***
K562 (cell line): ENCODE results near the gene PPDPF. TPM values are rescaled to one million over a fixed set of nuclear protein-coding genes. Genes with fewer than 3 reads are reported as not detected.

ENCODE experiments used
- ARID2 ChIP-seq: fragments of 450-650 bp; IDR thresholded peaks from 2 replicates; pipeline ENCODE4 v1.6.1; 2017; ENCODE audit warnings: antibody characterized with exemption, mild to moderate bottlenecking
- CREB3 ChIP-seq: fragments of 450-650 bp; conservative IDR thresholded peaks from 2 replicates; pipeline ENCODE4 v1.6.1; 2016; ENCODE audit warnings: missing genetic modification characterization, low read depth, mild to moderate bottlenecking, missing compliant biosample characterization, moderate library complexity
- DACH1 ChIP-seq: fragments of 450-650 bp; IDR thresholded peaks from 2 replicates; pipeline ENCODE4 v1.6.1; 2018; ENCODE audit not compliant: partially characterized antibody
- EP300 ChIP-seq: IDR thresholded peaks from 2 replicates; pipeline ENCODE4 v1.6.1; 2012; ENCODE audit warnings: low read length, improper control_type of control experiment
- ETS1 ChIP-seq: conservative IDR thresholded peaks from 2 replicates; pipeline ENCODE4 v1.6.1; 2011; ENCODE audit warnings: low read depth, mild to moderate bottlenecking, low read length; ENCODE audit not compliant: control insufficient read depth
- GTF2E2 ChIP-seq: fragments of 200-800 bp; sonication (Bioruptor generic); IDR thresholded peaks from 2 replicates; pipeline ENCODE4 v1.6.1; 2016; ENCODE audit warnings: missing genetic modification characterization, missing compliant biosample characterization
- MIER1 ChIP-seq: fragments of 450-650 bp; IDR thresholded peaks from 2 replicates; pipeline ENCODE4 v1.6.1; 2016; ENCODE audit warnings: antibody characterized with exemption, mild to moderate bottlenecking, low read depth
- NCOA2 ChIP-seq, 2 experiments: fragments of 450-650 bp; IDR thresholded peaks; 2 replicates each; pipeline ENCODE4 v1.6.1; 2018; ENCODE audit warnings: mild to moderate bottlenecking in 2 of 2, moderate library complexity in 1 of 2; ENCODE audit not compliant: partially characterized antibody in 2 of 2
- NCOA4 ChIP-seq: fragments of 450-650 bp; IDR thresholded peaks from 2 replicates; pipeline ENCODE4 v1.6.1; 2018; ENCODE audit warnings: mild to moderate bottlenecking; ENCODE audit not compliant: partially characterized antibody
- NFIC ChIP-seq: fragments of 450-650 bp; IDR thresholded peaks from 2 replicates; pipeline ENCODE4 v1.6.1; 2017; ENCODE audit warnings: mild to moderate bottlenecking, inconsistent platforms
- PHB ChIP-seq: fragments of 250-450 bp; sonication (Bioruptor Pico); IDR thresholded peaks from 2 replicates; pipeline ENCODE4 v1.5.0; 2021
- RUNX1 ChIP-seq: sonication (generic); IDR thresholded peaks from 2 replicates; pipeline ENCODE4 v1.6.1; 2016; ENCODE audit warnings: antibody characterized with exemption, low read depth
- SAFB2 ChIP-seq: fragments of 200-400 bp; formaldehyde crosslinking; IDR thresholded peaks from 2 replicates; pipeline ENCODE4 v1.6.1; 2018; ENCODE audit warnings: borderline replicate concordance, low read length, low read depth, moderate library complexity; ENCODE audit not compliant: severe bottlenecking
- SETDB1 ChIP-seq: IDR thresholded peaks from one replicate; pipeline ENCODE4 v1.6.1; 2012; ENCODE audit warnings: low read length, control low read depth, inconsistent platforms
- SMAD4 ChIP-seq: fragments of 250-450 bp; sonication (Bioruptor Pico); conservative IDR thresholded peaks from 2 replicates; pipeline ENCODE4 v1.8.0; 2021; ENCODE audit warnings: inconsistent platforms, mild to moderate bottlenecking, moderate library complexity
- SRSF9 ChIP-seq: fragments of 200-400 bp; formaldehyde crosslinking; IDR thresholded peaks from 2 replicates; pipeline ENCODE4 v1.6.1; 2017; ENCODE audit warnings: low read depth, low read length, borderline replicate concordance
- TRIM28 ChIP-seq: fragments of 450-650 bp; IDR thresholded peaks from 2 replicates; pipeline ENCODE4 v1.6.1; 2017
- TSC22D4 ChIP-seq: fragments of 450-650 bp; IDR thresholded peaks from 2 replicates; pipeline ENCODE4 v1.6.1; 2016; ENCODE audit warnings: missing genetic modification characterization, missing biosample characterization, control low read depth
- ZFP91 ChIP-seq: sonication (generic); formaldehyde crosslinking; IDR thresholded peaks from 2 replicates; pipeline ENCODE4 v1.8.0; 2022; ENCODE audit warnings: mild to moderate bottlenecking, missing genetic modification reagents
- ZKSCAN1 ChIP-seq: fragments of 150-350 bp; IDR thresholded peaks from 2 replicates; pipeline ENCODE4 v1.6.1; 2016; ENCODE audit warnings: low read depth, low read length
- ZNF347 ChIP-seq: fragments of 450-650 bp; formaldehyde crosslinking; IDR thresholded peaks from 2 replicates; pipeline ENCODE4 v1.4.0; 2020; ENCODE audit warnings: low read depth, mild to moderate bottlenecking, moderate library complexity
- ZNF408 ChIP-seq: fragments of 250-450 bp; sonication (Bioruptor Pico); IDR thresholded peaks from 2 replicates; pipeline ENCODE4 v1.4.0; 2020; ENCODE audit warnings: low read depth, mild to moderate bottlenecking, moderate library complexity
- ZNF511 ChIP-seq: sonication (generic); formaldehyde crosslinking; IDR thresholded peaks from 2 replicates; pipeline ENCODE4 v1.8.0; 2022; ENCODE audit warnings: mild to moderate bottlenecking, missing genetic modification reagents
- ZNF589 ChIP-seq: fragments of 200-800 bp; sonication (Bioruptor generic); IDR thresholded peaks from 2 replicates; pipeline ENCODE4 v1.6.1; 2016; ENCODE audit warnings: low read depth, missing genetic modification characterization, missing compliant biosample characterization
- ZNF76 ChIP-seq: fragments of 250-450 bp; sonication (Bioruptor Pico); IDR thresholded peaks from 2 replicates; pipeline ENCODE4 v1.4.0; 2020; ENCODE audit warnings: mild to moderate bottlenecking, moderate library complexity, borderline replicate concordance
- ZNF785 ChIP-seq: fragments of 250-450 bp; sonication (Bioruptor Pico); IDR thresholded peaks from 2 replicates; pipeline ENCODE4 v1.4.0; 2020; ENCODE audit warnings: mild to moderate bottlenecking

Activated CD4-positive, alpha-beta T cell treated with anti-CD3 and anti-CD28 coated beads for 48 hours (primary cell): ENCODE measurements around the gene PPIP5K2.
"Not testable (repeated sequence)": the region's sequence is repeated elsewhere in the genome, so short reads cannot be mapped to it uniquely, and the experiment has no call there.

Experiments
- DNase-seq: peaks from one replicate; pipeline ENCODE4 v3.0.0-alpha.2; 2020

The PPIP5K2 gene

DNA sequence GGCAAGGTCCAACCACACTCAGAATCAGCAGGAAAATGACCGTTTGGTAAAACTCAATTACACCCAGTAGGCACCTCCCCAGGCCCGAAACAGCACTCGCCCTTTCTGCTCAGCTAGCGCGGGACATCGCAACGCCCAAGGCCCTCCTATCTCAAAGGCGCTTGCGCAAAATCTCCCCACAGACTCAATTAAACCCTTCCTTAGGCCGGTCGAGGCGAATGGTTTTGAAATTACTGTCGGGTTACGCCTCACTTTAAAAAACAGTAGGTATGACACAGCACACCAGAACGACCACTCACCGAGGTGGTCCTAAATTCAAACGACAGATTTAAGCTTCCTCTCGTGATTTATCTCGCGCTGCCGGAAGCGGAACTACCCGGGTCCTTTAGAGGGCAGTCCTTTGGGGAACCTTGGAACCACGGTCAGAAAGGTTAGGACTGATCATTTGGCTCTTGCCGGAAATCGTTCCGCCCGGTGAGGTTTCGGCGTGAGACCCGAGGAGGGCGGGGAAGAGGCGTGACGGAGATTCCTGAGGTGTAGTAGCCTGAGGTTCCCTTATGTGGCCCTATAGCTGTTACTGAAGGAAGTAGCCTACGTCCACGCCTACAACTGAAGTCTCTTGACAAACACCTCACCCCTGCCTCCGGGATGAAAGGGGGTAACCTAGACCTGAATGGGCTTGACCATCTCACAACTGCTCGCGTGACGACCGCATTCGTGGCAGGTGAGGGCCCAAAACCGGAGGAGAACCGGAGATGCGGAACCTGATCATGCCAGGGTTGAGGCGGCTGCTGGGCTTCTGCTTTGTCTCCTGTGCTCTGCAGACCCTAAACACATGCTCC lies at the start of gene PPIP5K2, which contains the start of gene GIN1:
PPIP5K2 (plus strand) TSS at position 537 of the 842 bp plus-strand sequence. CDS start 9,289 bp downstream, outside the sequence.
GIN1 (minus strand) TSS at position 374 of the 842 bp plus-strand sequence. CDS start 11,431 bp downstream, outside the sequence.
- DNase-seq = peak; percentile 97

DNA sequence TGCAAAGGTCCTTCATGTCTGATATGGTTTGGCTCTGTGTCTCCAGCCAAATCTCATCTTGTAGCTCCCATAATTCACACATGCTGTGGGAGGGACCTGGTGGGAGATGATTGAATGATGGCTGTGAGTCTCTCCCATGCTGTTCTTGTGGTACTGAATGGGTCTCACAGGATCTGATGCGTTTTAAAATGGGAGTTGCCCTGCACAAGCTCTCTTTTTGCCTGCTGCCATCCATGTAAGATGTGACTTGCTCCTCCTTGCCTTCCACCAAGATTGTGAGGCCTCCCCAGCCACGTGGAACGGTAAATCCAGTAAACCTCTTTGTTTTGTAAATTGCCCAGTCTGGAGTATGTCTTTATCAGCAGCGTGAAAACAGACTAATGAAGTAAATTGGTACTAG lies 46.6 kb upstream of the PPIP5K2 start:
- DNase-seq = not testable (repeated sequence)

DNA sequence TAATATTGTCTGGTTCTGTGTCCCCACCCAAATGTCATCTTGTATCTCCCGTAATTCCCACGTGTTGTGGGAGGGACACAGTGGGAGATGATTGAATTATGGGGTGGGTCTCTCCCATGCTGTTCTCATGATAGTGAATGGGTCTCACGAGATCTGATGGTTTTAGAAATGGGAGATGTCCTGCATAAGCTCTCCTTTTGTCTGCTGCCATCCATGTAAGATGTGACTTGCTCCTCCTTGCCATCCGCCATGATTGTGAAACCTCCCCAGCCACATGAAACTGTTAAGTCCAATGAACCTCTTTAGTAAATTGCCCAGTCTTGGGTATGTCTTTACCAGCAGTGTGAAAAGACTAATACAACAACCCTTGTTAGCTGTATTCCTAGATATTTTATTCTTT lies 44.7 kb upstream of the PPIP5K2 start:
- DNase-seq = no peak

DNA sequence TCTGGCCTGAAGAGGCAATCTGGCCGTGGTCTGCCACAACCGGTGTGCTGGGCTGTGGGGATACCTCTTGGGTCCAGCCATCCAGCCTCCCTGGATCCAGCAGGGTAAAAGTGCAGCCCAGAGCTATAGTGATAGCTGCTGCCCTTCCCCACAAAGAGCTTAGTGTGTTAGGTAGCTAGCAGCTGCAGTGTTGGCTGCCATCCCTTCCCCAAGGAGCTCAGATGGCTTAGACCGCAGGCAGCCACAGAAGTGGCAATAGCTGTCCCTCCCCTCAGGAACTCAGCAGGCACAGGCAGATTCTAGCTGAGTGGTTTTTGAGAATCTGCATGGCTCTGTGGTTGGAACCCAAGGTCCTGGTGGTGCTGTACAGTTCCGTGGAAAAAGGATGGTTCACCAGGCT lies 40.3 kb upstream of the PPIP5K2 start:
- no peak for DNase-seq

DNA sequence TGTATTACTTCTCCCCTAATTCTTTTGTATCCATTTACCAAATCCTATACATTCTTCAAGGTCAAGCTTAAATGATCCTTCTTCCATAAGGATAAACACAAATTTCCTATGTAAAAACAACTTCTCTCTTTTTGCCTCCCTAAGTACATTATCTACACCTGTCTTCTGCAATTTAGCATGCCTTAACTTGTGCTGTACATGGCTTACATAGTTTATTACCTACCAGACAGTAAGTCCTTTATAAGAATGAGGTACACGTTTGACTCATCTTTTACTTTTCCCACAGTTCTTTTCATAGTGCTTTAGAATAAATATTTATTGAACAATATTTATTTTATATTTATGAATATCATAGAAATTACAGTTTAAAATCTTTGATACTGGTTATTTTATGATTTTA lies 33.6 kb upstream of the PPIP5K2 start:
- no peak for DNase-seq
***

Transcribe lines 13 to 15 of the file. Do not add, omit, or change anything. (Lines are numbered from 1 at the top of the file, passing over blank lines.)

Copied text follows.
- PHB ChIP-seq: fragments of 250-450 bp; sonication (Bioruptor Pico); IDR thresholded peaks from 2 replicates; pipeline ENCODE4 v1.5.0; 2021
- RUNX1 ChIP-seq: sonication (generic); IDR thresholded peaks from 2 replicates; pipeline ENCODE4 v1.6.1; 2016; ENCODE audit warnings: antibody characterized with exemption, low read depth
- SAFB2 ChIP-seq: fragments of 200-400 bp; formaldehyde crosslinking; IDR thresholded peaks from 2 replicates; pipeline ENCODE4 v1.6.1; 2018; ENCODE audit warnings: borderline replicate concordance, low read length, low read depth, moderate library complexity; ENCODE audit not compliant: severe bottlenecking